HUNDREDS of private clinics carrying out cosmetic procedures such as Botox injections, lip fillers and teeth whitening in Scotland are still to register with the industry watchdog just weeks before a new crackdown on the profession comes into effect.

However, the new regulations, which come into force next month, will only apply to clinics run by doctors, dentists and nurses and will not include services offered by non-healthcare professionals such as beauticians and hairdressers.

From April, any healthcare professional who operates a clinic offering non-surgical cosmetic treatments will be committing an offence if they fail to register with Healthcare Improvement Scotland (HIS). The penalties include a fine of up to £5,000 and up to three months’ imprisonment.

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According to HIS just over half of the estimated 500 clinics which fall into this category have applied since the regulation process got underway last year.

There are concerns that far tougher measures are required to improve standards in the industry. Anyone can still carry out non-cosmetic procedures such as Botox injections and dermal fillers - often used to plump up lips - without having any kind of medical training.

The Scottish Government has now set up an group to look at how to regulate non-healthcare professionals in the cosmetic industry, such as hairdressers and beauticians, as the next phase of the regulation process.

Dr Simon Ravichandran, who runs Glasgow-based clinic Clinetix and is a founder member of the Association of Scottish Aesthetic Practitioners (ASAP), pointed out doctors, dentists and nurses who now have to register their clinics are already accountable to their professional governing bodies.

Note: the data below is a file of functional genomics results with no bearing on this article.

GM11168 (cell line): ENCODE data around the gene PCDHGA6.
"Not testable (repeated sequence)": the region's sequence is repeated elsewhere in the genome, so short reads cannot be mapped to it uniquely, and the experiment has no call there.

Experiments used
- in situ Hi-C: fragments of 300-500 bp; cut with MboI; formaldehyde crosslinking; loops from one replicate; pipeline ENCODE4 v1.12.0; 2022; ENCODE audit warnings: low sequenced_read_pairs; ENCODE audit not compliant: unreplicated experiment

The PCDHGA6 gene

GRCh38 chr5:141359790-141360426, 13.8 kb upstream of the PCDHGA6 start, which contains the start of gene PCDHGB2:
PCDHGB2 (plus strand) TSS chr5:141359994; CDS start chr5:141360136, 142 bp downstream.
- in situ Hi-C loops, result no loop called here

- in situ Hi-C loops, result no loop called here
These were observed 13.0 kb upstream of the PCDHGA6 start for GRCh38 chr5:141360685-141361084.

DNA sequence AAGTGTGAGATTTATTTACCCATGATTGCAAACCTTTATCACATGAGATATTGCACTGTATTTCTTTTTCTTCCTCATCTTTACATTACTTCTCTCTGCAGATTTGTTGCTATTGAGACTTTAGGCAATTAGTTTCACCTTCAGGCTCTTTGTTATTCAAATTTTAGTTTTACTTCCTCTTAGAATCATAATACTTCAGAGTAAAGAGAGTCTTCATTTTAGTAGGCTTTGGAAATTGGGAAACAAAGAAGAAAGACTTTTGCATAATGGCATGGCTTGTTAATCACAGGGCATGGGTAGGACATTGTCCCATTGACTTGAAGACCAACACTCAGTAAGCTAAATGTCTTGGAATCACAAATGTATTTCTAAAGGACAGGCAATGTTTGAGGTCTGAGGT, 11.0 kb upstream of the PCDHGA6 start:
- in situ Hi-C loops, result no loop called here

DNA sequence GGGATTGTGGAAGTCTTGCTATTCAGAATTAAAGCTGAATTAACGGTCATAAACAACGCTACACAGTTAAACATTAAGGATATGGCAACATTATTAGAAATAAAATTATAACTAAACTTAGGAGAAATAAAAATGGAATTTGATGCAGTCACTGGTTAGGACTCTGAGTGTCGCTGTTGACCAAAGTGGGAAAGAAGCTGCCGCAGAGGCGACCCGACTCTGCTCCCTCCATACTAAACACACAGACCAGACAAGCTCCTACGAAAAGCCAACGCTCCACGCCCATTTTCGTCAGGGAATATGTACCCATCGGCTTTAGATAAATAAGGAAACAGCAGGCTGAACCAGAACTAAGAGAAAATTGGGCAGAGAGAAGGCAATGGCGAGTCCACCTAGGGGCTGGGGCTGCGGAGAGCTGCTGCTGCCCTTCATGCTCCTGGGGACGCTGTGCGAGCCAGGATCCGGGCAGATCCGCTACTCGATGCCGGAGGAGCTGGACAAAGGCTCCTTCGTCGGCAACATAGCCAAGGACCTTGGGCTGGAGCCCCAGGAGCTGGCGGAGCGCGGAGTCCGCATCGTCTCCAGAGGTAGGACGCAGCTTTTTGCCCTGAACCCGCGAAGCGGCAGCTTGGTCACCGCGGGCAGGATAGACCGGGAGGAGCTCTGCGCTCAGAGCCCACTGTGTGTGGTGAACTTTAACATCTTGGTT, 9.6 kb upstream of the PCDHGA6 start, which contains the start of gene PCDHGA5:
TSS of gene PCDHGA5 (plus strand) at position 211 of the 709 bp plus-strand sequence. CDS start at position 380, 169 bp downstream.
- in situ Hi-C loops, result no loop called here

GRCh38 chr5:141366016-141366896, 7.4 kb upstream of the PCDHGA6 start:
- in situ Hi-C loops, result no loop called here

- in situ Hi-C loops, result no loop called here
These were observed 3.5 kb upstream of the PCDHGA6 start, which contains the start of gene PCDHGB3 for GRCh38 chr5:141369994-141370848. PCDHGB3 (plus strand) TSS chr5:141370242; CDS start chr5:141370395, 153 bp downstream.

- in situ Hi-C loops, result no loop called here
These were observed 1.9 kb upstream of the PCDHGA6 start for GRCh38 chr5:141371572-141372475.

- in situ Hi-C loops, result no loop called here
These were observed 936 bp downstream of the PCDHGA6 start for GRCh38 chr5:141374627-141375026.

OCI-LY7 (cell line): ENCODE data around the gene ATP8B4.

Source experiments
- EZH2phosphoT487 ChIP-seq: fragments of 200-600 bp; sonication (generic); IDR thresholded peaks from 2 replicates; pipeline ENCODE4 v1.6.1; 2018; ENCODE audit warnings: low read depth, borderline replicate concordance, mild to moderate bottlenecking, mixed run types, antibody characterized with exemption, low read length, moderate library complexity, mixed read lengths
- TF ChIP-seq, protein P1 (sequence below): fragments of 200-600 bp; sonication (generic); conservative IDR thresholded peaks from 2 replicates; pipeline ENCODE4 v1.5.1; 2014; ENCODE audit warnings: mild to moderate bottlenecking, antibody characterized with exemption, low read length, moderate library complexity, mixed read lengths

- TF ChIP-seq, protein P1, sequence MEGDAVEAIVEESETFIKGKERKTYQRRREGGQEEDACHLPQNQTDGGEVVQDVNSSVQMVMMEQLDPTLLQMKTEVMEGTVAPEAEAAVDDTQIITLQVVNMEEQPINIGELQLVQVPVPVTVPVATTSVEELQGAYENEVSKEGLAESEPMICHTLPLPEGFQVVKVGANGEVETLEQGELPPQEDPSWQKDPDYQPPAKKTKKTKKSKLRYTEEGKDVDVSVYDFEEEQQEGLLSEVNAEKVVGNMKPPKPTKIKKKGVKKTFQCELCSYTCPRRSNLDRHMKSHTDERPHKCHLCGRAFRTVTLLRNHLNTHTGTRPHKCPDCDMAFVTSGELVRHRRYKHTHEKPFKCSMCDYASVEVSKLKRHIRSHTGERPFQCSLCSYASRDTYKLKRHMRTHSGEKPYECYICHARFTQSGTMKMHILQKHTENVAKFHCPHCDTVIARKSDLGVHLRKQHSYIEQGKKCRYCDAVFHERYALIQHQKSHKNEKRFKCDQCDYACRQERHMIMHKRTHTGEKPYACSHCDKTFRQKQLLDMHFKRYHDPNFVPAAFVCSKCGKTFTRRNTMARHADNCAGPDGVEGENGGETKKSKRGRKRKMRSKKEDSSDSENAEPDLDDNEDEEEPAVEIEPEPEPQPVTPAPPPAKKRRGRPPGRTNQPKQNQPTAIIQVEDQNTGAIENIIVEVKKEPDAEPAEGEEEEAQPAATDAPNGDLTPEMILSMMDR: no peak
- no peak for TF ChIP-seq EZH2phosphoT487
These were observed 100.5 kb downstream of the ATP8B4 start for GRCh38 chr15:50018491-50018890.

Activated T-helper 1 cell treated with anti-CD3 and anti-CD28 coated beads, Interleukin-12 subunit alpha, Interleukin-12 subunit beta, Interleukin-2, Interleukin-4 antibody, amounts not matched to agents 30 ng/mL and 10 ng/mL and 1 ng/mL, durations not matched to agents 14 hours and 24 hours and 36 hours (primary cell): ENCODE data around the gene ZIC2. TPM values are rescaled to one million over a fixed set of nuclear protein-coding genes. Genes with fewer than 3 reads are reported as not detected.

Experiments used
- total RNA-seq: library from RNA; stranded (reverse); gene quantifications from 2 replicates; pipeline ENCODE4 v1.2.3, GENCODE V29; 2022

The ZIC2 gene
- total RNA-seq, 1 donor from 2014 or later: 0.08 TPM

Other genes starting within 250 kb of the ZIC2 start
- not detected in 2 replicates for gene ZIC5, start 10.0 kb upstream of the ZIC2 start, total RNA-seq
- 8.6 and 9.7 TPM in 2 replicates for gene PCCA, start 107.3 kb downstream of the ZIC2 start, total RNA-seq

But he added: “Absolutely anyone can buy a dermal filler to inject into people and over the last 10 years we have seen the general public start to accept these as beauty treatments rather than medical treatment.

“They don’t really understand when they go to a beauty therapist, for instance, they are not really fully equipped to do the correct assessment, do the treatment as well as they could and deal with anything that might happen. This is a problem.”

Ravichandran, who yesterday launched The Aesthetic Training Academy in Glasgow, the first purpose-built facility in Scotland to train health professionals in a range of non-surgical cosmetic procedures, said regulation would result in some practitioners leaving the industry.

He said: “The people who are left are actually going to be committed to doing it as a sub-speciality in medicine – that is really what it is.

“The new regulatory process that HIS is introducing is really going to help improve things for us by setting standards.”

Private hospitals offering surgical cosmetic procedures such as breast implants, facelifts and liposuction, have been regulated by HIS for the past six years.

According to figures published by the British Association of Aesthetic Plastic Surgeons (BAAPS) earlier this month, the number of cosmetic operations across the UK dropped by 40 per cent in 2016 – the lowest in nearly a decade.

The organisation, which represents consultant plastic surgeons in private practice, said that anecdotally non-surgical treatments such as Botox and dermal fillers were on the increase. But it also warned this sector was rife with “lax regulation and maverick behaviour”.

Ken Stewart, consultant plastic surgeon and member of BAAPS, welcomed the Scottish Government’s moves to start the process of regulation – but said it did not go far enough.

He said: “Registering clinics is one thing – but registering individual practitioners within the clinics is important and strictly regulating what clinics can and can’t do is also important.”

Frances Turner Traill, who has run a skin clinic for 10 years and is a board member for Scotland for the British Association of Cosmetic Nurses, said registering of clinics run by healthcare professionals was a “great step forward”, but there was concern it was simply “regulating the regulated”.